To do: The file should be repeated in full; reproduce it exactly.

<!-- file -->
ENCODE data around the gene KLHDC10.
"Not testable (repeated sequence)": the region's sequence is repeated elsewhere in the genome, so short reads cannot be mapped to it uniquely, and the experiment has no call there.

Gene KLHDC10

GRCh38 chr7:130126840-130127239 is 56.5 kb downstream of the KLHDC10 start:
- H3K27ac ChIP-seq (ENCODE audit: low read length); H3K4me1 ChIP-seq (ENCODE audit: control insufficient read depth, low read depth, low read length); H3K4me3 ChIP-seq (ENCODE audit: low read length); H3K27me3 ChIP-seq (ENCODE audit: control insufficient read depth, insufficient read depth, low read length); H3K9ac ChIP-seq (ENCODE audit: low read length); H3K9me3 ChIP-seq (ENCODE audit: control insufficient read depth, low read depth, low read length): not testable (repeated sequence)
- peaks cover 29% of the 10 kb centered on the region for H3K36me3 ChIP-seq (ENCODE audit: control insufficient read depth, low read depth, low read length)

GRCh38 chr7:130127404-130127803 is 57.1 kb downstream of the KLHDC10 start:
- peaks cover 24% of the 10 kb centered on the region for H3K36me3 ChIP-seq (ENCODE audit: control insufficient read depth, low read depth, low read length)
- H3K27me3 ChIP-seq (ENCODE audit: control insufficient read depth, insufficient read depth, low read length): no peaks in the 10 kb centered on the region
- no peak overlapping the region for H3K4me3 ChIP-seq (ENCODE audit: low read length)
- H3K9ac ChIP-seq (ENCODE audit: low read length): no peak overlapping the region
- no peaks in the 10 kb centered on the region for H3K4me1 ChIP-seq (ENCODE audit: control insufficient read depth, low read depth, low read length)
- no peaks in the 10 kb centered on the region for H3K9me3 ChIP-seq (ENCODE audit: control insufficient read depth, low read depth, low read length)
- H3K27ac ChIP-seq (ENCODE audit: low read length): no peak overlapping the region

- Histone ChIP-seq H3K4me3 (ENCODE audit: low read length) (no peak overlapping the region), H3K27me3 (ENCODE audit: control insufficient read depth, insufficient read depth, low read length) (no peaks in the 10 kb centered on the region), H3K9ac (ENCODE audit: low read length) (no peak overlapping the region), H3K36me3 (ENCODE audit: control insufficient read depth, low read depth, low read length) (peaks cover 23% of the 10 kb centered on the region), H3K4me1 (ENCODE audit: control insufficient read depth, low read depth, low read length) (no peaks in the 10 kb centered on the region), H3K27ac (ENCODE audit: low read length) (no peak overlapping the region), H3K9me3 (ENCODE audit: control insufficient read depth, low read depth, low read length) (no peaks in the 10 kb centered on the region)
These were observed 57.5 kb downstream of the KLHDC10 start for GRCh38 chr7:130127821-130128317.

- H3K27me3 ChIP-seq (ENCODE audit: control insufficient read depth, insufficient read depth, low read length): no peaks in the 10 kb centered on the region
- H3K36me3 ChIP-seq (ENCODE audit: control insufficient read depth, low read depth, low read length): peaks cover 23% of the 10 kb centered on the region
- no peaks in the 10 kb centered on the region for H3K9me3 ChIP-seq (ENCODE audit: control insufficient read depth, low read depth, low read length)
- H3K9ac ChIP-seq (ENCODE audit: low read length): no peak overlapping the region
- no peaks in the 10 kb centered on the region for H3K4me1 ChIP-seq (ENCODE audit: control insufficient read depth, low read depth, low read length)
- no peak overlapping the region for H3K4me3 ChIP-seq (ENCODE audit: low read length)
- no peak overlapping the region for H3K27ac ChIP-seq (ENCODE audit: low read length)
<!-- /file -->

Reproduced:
ENCODE data around the gene KLHDC10.
"Not testable (repeated sequence)": the region's sequence is repeated elsewhere in the genome, so short reads cannot be mapped to it uniquely, and the experiment has no call there.

Gene KLHDC10

GRCh38 chr7:130126840-130127239 is 56.5 kb downstream of the KLHDC10 start:
- H3K27ac ChIP-seq (ENCODE audit: low read length); H3K4me1 ChIP-seq (ENCODE audit: control insufficient read depth, low read depth, low read length); H3K4me3 ChIP-seq (ENCODE audit: low read length); H3K27me3 ChIP-seq (ENCODE audit: control insufficient read depth, insufficient read depth, low read length); H3K9ac ChIP-seq (ENCODE audit: low read length); H3K9me3 ChIP-seq (ENCODE audit: control insufficient read depth, low read depth, low read length): not testable (repeated sequence)
- peaks cover 29% of the 10 kb centered on the region for H3K36me3 ChIP-seq (ENCODE audit: control insufficient read depth, low read depth, low read length)

GRCh38 chr7:130127404-130127803 is 57.1 kb downstream of the KLHDC10 start:
- peaks cover 24% of the 10 kb centered on the region for H3K36me3 ChIP-seq (ENCODE audit: control insufficient read depth, low read depth, low read length)
- H3K27me3 ChIP-seq (ENCODE audit: control insufficient read depth, insufficient read depth, low read length): no peaks in the 10 kb centered on the region
- no peak overlapping the region for H3K4me3 ChIP-seq (ENCODE audit: low read length)
- H3K9ac ChIP-seq (ENCODE audit: low read length): no peak overlapping the region
- no peaks in the 10 kb centered on the region for H3K4me1 ChIP-seq (ENCODE audit: control insufficient read depth, low read depth, low read length)
- no peaks in the 10 kb centered on the region for H3K9me3 ChIP-seq (ENCODE audit: control insufficient read depth, low read depth, low read length)
- H3K27ac ChIP-seq (ENCODE audit: low read length): no peak overlapping the region

- Histone ChIP-seq H3K4me3 (ENCODE audit: low read length) (no peak overlapping the region), H3K27me3 (ENCODE audit: control insufficient read depth, insufficient read depth, low read length) (no peaks in the 10 kb centered on the region), H3K9ac (ENCODE audit: low read length) (no peak overlapping the region), H3K36me3 (ENCODE audit: control insufficient read depth, low read depth, low read length) (peaks cover 23% of the 10 kb centered on the region), H3K4me1 (ENCODE audit: control insufficient read depth, low read depth, low read length) (no peaks in the 10 kb centered on the region), H3K27ac (ENCODE audit: low read length) (no peak overlapping the region), H3K9me3 (ENCODE audit: control insufficient read depth, low read depth, low read length) (no peaks in the 10 kb centered on the region)
These were observed 57.5 kb downstream of the KLHDC10 start for GRCh38 chr7:130127821-130128317.

- H3K27me3 ChIP-seq (ENCODE audit: control insufficient read depth, insufficient read depth, low read length): no peaks in the 10 kb centered on the region
- H3K36me3 ChIP-seq (ENCODE audit: control insufficient read depth, low read depth, low read length): peaks cover 23% of the 10 kb centered on the region
- no peaks in the 10 kb centered on the region for H3K9me3 ChIP-seq (ENCODE audit: control insufficient read depth, low read depth, low read length)
- H3K9ac ChIP-seq (ENCODE audit: low read length): no peak overlapping the region
- no peaks in the 10 kb centered on the region for H3K4me1 ChIP-seq (ENCODE audit: control insufficient read depth, low read depth, low read length)
- no peak overlapping the region for H3K4me3 ChIP-seq (ENCODE audit: low read length)
- no peak overlapping the region for H3K27ac ChIP-seq (ENCODE audit: low read length)